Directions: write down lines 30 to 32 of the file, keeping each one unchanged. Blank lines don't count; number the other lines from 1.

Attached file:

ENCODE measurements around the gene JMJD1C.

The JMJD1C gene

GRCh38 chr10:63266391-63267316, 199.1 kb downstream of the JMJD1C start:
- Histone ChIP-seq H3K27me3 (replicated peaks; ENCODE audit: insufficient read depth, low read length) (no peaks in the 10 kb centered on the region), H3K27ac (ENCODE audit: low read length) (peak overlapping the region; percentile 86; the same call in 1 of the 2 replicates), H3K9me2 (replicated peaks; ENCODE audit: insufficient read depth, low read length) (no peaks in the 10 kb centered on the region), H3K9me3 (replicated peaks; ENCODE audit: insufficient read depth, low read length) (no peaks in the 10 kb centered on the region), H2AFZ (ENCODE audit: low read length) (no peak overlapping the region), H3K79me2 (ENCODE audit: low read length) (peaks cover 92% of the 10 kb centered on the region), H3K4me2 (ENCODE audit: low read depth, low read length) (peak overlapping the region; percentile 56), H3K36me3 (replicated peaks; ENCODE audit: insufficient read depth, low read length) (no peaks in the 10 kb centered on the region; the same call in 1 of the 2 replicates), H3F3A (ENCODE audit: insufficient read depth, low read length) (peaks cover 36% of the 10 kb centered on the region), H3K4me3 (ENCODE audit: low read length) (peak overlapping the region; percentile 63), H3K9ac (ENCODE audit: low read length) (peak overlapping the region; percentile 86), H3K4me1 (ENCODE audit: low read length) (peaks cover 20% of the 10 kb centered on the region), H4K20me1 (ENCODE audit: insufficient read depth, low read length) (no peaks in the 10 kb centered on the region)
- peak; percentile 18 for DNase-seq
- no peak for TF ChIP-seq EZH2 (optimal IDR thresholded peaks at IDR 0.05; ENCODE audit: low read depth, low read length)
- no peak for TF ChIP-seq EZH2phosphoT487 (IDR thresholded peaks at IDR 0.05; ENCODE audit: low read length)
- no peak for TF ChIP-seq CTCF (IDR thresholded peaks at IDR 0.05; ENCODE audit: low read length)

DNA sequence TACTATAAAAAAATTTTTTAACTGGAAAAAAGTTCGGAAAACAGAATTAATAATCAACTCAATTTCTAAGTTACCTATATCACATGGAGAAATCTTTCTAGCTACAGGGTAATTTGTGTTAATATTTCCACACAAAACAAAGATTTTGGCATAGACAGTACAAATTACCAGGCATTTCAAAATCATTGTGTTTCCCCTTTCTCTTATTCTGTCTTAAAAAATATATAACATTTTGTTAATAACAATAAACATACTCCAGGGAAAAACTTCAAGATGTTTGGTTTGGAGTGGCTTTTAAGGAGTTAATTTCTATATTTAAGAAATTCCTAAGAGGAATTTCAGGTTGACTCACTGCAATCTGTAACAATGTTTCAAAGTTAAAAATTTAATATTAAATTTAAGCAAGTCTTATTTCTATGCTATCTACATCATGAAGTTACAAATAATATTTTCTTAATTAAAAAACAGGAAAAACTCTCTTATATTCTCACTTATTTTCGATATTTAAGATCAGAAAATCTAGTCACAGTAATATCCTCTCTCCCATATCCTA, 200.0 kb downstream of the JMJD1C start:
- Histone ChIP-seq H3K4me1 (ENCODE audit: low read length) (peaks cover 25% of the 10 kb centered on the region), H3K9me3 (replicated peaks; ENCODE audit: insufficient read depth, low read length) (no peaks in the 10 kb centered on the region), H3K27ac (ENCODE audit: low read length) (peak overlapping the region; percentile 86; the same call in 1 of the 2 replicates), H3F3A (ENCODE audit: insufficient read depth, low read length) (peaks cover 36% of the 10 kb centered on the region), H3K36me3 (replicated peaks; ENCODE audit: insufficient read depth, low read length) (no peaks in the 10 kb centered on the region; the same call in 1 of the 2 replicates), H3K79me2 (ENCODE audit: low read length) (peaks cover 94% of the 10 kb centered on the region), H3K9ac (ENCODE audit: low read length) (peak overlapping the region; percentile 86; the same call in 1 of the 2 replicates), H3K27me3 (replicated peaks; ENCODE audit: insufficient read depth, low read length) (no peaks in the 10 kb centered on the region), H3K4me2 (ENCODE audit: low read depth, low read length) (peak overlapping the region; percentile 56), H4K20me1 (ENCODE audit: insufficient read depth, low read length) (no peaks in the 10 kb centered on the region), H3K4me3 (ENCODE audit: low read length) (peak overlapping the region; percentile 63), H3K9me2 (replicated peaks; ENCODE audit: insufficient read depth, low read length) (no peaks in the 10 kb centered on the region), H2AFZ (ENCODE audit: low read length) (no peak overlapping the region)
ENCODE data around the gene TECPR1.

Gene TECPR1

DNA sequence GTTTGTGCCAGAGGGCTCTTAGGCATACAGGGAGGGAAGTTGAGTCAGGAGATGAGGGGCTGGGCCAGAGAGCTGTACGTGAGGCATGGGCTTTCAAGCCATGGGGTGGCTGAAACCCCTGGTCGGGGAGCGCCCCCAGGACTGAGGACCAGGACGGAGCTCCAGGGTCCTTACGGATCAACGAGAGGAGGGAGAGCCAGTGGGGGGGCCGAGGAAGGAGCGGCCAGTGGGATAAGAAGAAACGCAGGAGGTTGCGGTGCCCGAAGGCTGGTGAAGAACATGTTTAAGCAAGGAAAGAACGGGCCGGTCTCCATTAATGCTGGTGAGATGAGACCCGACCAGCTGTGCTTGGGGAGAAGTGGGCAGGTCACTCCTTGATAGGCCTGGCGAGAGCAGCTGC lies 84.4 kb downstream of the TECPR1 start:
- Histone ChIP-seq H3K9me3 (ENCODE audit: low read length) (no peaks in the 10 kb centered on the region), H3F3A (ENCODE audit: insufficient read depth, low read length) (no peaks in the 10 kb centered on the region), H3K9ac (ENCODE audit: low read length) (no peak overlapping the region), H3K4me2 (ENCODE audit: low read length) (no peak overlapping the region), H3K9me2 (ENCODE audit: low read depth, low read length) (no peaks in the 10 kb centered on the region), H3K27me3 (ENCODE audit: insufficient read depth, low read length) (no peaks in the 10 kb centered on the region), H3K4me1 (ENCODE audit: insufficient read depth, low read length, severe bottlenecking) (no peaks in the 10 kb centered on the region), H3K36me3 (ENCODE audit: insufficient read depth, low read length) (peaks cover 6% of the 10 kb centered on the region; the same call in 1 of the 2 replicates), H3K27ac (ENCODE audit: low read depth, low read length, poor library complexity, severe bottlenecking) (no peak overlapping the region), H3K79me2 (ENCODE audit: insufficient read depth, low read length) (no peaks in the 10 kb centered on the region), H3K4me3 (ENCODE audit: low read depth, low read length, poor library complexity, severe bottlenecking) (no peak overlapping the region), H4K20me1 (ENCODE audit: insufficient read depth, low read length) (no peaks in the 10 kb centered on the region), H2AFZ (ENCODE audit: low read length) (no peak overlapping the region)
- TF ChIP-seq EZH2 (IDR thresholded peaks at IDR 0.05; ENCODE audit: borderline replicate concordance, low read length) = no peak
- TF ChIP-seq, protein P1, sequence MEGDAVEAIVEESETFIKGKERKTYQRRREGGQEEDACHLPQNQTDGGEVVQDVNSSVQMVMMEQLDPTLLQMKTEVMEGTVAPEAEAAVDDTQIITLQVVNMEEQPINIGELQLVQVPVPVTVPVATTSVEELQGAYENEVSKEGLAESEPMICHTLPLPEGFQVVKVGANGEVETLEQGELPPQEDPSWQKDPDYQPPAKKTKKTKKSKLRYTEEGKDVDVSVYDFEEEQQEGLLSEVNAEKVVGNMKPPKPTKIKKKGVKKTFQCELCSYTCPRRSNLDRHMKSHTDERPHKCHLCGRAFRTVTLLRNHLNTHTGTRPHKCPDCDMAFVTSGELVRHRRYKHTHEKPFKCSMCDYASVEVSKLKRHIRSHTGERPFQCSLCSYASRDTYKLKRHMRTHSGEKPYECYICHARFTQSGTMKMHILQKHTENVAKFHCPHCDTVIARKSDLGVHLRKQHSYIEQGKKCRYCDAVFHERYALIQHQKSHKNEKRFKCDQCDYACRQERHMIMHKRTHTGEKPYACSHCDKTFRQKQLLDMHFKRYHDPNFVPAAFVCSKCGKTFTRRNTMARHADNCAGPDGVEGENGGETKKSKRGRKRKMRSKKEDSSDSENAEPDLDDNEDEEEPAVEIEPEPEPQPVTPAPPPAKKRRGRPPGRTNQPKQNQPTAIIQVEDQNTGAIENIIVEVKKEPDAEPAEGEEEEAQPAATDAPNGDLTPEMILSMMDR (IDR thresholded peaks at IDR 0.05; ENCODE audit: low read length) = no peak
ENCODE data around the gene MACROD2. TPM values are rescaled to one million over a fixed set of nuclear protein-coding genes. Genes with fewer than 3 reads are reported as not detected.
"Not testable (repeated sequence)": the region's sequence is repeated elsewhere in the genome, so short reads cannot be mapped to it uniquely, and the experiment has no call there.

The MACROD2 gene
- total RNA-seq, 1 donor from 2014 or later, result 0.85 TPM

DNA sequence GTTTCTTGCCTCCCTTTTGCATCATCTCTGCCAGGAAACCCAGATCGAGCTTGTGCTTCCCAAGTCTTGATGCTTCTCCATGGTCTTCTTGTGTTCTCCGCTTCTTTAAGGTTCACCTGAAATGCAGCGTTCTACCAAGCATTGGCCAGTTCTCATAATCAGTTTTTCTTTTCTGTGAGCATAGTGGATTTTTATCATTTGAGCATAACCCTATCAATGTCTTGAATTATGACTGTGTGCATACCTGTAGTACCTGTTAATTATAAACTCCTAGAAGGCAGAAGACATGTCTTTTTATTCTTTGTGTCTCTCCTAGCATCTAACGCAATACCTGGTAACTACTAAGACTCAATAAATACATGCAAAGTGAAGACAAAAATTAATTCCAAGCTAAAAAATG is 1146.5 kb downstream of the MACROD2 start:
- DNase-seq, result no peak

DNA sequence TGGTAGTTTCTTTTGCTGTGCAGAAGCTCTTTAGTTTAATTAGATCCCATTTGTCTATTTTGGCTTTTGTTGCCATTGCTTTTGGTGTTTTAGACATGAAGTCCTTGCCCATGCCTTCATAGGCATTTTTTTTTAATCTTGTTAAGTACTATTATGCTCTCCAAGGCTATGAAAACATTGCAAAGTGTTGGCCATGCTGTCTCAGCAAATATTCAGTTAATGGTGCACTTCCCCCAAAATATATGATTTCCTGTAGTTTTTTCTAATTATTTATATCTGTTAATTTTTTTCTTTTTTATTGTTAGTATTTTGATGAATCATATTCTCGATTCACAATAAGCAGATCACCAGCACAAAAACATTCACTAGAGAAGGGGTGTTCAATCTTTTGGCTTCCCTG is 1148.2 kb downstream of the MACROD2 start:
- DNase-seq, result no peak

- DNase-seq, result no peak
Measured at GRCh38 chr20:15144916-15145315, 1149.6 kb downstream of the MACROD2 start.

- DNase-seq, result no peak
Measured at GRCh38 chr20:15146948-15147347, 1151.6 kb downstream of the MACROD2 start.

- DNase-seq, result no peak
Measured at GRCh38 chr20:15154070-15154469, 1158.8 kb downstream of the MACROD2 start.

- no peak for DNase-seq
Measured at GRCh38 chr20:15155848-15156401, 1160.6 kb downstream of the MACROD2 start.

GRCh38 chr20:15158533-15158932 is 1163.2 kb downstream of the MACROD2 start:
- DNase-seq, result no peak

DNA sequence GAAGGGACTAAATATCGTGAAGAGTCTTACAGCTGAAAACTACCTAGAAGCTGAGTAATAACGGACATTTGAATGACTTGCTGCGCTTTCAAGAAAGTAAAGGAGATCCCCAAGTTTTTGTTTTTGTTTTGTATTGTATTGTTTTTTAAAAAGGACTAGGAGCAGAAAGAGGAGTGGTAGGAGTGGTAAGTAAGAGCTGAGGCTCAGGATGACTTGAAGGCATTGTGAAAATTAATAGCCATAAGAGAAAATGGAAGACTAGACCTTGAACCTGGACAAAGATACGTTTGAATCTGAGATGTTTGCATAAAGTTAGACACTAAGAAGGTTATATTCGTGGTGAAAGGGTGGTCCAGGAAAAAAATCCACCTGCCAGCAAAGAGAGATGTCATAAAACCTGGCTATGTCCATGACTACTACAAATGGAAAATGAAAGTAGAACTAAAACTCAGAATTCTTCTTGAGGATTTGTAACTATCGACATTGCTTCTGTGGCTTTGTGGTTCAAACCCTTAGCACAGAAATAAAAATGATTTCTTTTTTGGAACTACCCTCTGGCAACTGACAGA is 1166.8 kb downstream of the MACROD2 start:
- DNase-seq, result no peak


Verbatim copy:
Measured at GRCh38 chr20:15154070-15154469, 1158.8 kb downstream of the MACROD2 start.

- no peak for DNase-seq
Measured at GRCh38 chr20:15155848-15156401, 1160.6 kb downstream of the MACROD2 start.